RIVER KELVIN MAP
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St Machan’s primary school were paid a special visit by representatives from the Campsie Angling Association in May. During the Meet Your River stage of the project, Danny Connor and Michael Cassidy gave pupils a demonstration of fly-casting, a first-hand insight into why it might be useful to know about the riverflies that inhabit the river. Thanks go to the Campsie Angling Association for their involvement and support of the project. After the electro-fishing, fly-casting, and kick-sampling, the pupils took invertebrate samples from the river back to the classroom for closer inspection. Have a look at some of the photos from the day.
A message from the Clyde River Foundation team: We’d like to thank everyone for taking part in the project. It has been an exciting few months and we hope everyone enjoyed it as much as we did: from raising the trout eggs in the classroom to exploring the river food web and finding out and identifying what invertebrates (wee ‘river beasties’!) the fish feed on. We hope you have a great summer! Keep an eye on the website and in the meantime, Click here to see which entry won the ‘Logo Competition’
The pupils of Banton primary school found a wide range of inverterbrate species during their Meet Your River day, signalling that their burn is in pretty good health. After kick sampling in the Banton burn just down the road from the school, pupils got a closer look at the tiny creatures including mayflies, worms and some fascinating cased caddis fly larvae…. Have a look at what Banton unearthed from their local river….
A TV film crew spent the morning with Hillhead primary school recently as part of a BBC documentary series about Scottish salmon. During Hillhead’s Meet Your River day, scientists from the Clyde River Foundation waded into the Luggie Water to show the pupils electrofishing in action. Due to industrial pollution, salmon disappeared from the Luggie for many years, but since the mid-1980s they have started to return – a story of urban freshwater regeneration that the attendant film crew was hoping to catch on camera. And Hillhead were not disappointed – pupils watched from the bridge as a healthy-looking salmon parr was scooped from the river. The documentary will likely not be shown until early 2012, but in the meantime here are some photos from the day….!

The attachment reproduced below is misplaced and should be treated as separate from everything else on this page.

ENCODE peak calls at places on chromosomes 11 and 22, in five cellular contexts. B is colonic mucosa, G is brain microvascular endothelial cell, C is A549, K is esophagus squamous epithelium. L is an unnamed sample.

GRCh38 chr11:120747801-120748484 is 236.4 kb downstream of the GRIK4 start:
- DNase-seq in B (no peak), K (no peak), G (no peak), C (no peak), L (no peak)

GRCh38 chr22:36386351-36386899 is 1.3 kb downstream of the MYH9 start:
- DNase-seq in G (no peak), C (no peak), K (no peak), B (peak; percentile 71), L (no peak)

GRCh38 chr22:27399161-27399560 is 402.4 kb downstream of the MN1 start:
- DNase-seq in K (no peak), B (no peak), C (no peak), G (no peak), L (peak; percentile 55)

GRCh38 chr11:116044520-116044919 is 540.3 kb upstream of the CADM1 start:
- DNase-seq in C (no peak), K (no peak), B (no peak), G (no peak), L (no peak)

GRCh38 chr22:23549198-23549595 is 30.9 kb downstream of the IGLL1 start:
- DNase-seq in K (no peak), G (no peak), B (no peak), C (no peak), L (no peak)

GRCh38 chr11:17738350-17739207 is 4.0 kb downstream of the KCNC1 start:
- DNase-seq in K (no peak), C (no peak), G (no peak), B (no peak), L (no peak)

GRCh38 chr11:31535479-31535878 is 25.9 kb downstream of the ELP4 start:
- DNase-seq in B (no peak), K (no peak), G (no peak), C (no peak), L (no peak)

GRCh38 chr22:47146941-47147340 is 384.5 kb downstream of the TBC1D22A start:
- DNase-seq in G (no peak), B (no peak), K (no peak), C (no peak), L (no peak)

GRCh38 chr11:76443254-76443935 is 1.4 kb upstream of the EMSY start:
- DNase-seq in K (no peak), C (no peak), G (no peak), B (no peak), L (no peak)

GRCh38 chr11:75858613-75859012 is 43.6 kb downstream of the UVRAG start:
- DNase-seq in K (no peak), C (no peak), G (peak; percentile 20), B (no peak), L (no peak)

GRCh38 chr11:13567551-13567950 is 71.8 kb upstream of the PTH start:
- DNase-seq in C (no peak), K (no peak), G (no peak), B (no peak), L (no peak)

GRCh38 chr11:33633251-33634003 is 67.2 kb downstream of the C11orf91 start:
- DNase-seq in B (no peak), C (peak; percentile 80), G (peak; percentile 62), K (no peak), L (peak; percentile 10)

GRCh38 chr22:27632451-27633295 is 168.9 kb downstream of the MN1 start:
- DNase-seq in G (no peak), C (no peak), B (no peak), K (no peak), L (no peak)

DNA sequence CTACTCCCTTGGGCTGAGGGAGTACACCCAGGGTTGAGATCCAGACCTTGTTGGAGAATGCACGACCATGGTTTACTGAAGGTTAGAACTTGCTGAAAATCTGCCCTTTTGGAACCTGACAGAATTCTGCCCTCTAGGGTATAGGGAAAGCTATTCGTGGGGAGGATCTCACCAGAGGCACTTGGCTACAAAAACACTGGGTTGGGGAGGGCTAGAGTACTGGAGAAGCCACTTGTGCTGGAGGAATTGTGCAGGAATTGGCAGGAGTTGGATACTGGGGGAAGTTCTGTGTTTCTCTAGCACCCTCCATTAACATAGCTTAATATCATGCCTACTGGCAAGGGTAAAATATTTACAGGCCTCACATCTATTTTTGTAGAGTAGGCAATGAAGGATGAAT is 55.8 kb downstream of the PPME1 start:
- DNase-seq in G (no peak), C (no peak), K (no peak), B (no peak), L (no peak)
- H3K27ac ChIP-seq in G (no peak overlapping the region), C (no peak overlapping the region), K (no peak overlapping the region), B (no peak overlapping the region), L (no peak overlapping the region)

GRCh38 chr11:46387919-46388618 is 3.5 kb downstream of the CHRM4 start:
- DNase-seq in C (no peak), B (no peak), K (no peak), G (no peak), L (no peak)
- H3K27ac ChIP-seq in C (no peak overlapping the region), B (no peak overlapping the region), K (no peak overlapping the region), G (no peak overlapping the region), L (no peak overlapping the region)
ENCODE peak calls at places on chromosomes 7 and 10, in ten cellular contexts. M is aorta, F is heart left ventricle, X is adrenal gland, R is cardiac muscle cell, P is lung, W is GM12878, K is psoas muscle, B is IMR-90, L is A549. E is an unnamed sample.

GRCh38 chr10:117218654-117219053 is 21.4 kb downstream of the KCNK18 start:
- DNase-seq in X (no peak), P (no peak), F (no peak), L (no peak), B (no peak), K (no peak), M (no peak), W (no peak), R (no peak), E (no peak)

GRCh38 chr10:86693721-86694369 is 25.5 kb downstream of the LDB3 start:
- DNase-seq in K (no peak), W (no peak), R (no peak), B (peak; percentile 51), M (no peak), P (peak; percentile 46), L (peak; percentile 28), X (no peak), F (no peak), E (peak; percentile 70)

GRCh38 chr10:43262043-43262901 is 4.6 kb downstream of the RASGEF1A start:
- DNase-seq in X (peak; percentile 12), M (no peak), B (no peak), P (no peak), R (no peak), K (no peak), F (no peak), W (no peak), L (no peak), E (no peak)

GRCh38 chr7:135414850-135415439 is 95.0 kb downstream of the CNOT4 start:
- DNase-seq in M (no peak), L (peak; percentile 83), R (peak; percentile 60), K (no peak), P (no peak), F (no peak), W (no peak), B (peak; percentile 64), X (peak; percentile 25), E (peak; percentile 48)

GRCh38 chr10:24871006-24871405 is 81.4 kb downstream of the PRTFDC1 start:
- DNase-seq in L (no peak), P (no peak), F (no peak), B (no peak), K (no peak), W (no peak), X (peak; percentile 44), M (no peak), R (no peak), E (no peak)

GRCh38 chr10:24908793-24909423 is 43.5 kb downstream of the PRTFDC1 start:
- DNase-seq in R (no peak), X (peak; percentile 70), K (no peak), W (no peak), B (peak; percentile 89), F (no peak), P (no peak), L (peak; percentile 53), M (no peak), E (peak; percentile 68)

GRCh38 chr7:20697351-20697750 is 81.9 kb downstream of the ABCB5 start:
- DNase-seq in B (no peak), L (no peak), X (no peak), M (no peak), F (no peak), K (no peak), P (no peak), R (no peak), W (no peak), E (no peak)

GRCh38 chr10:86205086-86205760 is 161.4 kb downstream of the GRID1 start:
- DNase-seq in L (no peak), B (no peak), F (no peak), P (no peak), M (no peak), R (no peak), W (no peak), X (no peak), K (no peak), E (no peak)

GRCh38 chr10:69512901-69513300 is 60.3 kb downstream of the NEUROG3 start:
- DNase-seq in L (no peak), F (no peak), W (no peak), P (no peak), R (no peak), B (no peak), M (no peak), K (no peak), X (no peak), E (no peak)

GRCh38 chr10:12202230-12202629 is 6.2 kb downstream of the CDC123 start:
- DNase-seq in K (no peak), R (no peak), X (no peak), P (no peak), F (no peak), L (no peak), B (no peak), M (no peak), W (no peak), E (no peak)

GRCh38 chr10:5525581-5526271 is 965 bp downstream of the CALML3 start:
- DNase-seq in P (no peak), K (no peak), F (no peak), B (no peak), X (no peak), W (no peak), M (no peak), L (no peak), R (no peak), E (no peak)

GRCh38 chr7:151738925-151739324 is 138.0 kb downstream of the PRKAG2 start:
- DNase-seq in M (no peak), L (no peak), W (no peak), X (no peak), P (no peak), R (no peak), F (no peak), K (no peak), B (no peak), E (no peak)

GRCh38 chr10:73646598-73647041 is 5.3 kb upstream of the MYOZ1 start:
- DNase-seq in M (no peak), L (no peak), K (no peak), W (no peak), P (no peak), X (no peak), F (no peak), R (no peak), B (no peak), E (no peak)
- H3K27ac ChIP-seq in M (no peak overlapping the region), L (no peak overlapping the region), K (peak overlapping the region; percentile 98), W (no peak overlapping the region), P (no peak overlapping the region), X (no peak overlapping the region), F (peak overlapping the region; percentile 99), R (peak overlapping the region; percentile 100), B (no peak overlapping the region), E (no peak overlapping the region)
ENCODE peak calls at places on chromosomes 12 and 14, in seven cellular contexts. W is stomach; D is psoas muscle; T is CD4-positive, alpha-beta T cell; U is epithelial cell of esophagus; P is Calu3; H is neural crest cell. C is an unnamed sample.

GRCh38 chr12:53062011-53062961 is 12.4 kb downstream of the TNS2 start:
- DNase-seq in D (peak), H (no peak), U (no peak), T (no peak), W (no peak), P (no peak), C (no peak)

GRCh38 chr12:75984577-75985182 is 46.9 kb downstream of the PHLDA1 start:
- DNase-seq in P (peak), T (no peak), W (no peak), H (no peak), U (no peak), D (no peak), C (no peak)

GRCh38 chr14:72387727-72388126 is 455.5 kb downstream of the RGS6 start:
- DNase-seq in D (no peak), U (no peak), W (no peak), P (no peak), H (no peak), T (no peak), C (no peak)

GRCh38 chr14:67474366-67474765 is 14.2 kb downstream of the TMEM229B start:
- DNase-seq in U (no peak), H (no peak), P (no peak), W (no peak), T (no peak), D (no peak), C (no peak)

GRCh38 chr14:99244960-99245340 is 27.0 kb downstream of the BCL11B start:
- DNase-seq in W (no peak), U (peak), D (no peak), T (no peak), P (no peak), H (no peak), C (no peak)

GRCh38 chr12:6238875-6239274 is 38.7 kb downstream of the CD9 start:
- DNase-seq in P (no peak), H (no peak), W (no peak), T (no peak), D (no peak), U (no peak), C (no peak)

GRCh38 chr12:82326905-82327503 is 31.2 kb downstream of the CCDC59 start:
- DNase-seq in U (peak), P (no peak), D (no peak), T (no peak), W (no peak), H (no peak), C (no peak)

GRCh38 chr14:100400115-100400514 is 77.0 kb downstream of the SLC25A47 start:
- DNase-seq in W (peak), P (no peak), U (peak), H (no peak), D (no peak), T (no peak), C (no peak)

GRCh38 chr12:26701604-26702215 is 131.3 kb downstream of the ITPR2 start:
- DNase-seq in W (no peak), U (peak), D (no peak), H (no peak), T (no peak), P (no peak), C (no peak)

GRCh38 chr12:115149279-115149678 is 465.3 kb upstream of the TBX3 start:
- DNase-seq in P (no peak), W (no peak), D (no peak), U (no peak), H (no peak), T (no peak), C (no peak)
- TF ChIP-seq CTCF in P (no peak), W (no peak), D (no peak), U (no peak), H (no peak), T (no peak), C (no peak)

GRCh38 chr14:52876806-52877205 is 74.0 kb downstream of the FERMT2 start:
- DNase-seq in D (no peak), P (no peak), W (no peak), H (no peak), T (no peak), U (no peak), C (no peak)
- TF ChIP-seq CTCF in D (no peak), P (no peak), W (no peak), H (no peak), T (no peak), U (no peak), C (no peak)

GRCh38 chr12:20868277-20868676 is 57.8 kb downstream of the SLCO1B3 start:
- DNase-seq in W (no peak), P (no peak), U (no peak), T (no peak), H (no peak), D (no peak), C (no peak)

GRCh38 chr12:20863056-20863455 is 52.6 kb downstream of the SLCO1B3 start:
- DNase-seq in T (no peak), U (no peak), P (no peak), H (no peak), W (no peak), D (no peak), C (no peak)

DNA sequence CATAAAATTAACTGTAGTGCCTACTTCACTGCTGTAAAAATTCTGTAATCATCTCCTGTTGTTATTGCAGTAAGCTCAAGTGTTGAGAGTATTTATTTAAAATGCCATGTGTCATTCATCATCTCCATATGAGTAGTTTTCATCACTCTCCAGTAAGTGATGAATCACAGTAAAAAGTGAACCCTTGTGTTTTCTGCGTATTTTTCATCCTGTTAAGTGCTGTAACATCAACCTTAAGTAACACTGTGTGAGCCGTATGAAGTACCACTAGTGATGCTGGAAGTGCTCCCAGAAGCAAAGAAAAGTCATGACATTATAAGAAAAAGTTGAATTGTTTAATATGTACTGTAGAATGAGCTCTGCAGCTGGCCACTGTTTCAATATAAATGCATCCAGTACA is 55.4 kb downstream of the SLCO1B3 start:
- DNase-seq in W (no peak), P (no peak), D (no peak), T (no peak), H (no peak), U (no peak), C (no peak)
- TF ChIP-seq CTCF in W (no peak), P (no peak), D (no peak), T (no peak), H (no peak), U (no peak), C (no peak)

It might not look very healthy, but Kilsyth pupils discovered that the Ebroch burn is home to a wide range of fish and invertebrate life during their Meet the River day. As well as watching a number of good-sized trout being scooped out of the Ebroch burn, they saw a very impressive eel which had been lurking in the muddy banking….What a find! Have a look at some of the pictures from the day here…. and feel free to send in some captions.
St Flannan’s pupils found plenty of fish in the Luggie Water, including a good-sized salmon parr and a beautiful three-spined stickleback. The stickleback (Willie’s favourite fish!) had a bright red belly, signalling the first steps in its courtship behaviour. Have a look at some of the pictures below….
The Luggie Water flows just 50 yards from the school gates of Oxgang primary and pupils had the chance to explore their very local river as part of the Kids and the Kelvin Meet Your River day. Pupils from P4 put some serious welly into researching the health of the Luggie by taking samples from the riverbed and watching Clyde River Foundation scientists electrofish beneath the bridge beside Waterside roundabout. Take a look at some pictures from the day… and feel free to send in some captions for the photos….
Freshwater slaters, leeches and mayfly were just a few of the creatures found by St Patrick’s primary pupils after they donned the wellies and took kick-samples to identify back in the classroom. Have a look at the pictures from the day and you might be able to spot a few surprised faces….! Feel free to send in some captions for each of the photos.
Not only did pupils from Holycross primary school gather an impressive sample of invertebrates from their local river, they also found a non-native plant on the banks of the Garrel. After watching the Clyde River Foundation’s Davie and Justyna electrofish in the burn – allowing them to see up close some healthy-sized trout – they walked along the river on the hunt for a less welcome part of the ecosystem. As part of the project, pupils were challenged to find any of the four major ‘Invasive Non-native’ plant species that can now be found in Scotland (Japanese Knotweed, Himalayan Balsam, Giant Hogweed, Skunk Cabbage). And unfortunately they did just that, tracking down a large stand of Japanese Knotweed just opposite the football park. Well done for honing those identification skills….! Here’s some photos from the day – feel free to send us some captions for each picture.
Harestanes primary school pupils were transformed into young scientists for the day, as they took kick samples from the Luggie Water and observed electrofishing by the Clyde River Foundation. Here are some pictures from the day. We’d love it if you could supply captions for the images…. get in touch via the website to send in your captions.